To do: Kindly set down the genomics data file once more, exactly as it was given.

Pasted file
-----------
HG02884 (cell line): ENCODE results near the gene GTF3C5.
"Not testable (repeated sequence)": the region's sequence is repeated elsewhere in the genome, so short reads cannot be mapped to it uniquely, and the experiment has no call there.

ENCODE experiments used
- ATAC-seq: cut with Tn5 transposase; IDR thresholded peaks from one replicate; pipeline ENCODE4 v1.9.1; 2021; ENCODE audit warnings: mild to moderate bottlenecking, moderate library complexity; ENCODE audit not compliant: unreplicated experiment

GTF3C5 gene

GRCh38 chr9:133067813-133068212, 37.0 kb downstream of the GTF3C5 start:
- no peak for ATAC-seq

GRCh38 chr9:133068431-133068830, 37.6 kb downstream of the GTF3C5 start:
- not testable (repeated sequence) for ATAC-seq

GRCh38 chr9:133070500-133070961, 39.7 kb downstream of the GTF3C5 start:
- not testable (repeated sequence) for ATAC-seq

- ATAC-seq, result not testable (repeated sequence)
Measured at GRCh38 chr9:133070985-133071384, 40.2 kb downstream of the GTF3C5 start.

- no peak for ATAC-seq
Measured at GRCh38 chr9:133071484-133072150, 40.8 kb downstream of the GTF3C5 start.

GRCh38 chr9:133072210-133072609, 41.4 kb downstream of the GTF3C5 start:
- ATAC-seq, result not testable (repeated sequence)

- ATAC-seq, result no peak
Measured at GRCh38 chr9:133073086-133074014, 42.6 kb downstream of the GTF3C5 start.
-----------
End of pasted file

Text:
HG02884 (cell line): ENCODE results near the gene GTF3C5.
"Not testable (repeated sequence)": the region's sequence is repeated elsewhere in the genome, so short reads cannot be mapped to it uniquely, and the experiment has no call there.

ENCODE experiments used
- ATAC-seq: cut with Tn5 transposase; IDR thresholded peaks from one replicate; pipeline ENCODE4 v1.9.1; 2021; ENCODE audit warnings: mild to moderate bottlenecking, moderate library complexity; ENCODE audit not compliant: unreplicated experiment

GTF3C5 gene

GRCh38 chr9:133067813-133068212, 37.0 kb downstream of the GTF3C5 start:
- no peak for ATAC-seq

GRCh38 chr9:133068431-133068830, 37.6 kb downstream of the GTF3C5 start:
- not testable (repeated sequence) for ATAC-seq

GRCh38 chr9:133070500-133070961, 39.7 kb downstream of the GTF3C5 start:
- not testable (repeated sequence) for ATAC-seq

- ATAC-seq, result not testable (repeated sequence)
Measured at GRCh38 chr9:133070985-133071384, 40.2 kb downstream of the GTF3C5 start.

- no peak for ATAC-seq
Measured at GRCh38 chr9:133071484-133072150, 40.8 kb downstream of the GTF3C5 start.

GRCh38 chr9:133072210-133072609, 41.4 kb downstream of the GTF3C5 start:
- ATAC-seq, result not testable (repeated sequence)

- ATAC-seq, result no peak
Measured at GRCh38 chr9:133073086-133074014, 42.6 kb downstream of the GTF3C5 start.